Two national groups have called on several Houston hospitals to remove fast-food chain restaurants from their grounds.
One recent campaign by the Physicians Committee for Responsible Medicine focused on Chik-fil-A. It says about 20 hospitals across the country have the franchise, and it launched an advertising and billboard campaign that parodied Chik-fil-A's slogan, with white-coated doctors asking people to "Eat More Chickpeas." One of the Houston billboards was on Alameda road, not far from the Texas Medical Center.
"Many of the hospitals that host Chick-fil-As are in states with high rates of diet-related diseases, making hospitals part of the overall toxic food environment," said Angie Eakin, M.D., in a statement. She also appears in the advertisements. "Hospitals should be fast-food-free, and patients should eat more chickpeas, vegetables, fruits, and other foods that can promote healing and prevent disease."
In Houston, there are two Chik-fil-A restaurants at MD Anderson, one at Texas Children's, and one inside the Texas Medical Center administrative building.
Another group, Corporate Accountability International, is focused on McDonald's at healthcare institutions.
Taylor Billings, a Houston organizer for the group, criticized both Texas Children's and Ben Taub hospital for having a McDonald's.
"To have two of the leading health institutions in Houston hosting the world's most recognized junk food brand, it just doesn't make any sense," Billings said.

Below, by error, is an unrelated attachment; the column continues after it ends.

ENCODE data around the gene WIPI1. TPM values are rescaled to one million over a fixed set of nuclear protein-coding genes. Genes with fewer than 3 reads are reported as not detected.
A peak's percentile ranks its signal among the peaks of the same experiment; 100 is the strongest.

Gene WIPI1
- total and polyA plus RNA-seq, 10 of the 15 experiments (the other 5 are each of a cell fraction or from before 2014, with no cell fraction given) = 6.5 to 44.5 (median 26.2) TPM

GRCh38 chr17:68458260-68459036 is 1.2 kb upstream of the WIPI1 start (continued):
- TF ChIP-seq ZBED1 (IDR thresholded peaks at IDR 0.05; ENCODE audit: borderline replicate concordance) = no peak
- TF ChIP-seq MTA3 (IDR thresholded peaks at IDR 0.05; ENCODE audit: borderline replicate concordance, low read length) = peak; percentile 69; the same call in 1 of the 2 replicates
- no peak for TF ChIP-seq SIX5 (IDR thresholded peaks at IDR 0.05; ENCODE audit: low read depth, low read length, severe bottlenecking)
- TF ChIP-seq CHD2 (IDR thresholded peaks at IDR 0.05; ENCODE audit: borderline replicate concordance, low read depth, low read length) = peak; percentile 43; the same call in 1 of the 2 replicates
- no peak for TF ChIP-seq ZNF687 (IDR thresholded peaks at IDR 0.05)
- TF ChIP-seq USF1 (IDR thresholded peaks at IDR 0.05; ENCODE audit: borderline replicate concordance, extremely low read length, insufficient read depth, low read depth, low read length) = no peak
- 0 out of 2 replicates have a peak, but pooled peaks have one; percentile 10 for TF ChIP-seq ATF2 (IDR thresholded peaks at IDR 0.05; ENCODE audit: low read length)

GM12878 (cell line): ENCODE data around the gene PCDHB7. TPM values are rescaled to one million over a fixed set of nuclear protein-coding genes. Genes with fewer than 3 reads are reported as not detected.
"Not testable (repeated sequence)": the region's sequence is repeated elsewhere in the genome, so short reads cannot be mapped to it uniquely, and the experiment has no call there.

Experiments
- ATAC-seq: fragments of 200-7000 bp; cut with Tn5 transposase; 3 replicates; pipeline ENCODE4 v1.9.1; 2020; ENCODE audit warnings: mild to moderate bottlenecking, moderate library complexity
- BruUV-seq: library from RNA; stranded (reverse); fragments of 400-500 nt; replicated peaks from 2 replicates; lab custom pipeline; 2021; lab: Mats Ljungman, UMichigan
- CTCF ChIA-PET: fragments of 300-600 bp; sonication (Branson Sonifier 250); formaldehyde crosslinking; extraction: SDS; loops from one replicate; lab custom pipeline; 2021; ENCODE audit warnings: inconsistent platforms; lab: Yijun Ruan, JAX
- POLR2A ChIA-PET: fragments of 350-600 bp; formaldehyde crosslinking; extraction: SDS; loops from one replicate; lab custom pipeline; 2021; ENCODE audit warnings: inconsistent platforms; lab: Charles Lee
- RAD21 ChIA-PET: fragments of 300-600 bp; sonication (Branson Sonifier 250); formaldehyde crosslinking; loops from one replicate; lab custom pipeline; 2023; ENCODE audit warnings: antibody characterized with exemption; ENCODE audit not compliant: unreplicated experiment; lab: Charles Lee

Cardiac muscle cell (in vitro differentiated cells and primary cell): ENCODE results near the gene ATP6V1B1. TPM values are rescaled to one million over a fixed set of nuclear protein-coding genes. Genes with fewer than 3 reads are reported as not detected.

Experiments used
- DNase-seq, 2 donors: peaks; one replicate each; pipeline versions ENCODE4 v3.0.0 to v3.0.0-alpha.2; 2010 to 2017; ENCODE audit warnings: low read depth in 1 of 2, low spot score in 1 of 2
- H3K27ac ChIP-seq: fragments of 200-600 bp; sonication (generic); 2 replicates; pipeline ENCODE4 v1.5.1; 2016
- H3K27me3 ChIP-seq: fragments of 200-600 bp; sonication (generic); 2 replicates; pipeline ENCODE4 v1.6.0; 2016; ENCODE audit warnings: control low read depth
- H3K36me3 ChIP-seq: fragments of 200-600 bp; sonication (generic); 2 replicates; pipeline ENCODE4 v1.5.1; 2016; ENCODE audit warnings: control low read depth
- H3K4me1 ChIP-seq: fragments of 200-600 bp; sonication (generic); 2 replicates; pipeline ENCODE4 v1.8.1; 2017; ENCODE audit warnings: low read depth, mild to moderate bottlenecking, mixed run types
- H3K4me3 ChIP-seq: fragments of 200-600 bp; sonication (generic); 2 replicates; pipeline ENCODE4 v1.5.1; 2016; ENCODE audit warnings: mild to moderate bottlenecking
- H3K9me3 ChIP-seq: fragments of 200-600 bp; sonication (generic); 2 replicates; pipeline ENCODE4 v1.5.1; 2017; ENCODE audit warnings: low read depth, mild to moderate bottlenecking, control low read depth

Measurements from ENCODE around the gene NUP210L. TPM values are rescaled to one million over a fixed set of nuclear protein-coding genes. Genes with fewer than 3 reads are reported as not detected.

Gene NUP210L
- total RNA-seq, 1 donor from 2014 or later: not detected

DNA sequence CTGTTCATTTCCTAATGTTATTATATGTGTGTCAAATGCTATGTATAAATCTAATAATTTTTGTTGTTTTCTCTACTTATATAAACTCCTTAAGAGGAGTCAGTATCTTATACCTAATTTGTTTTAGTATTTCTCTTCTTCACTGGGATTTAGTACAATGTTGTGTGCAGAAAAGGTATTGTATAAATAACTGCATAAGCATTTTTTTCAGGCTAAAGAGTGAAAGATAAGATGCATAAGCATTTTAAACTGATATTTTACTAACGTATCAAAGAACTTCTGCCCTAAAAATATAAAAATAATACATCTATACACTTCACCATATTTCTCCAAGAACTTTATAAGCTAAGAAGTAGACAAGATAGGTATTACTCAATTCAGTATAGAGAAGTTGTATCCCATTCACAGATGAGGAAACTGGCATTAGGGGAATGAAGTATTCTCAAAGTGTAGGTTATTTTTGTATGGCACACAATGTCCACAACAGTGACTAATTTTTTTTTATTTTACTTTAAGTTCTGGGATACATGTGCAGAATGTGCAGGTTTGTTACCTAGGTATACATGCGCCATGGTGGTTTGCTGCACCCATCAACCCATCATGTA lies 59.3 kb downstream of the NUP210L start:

Billings organized a protest March 31 outside the headquarters of the Harris Health System on Holly Hall Street, by the Smith Clinic. The group asked board members to get rid of the McDonald's at Ben Taub hospital.
The restaurant has the right to renew its lease until 2022. In addition, the contract with McDonald's also gives a portion of the proceeds to a charitable foundation associated with Harris Health. The foundation uses the money for its programs, such as free vaccines and a mobile mammogram unit.
"McDonald's has been a very good partner for us throughout our association and affiliation," said Harris Health's CEO and president, George Masi.
The foundation gets almost $11,000 a month from the McDonald's, a spokesman said.
Billings dismissed those payments as "kickbacks," and said they were not unique to the Ben Taub location.
"For McDonald's this is high-impact marketing," Billings said. "For them to keep a restaurant in a place of health is such an incredible marketing opportunity, and McDonald's will do almost anything to keep that piece of real estate."
Masi pointed out that Ben Taub offers several dining options, not just McDonald's.
"Yes, hamburgers are their signature product line," Masi said, "But they offer salads and diet drinks and juices, so it does provide for personal choice, and we do everything we can to educate our patients and staff about the importance of good nutrition and balanced diet and caloric intake."
Texas Children's Hospital declined to release details of its contracts with McDonald's or Chik-fil-A.
A spokeswoman did say that by having a McDonald's, the hospital can maintain communication with the company's corporate leaders, and possibly work with them to help make changes that would impact children nationally, not just in Houston.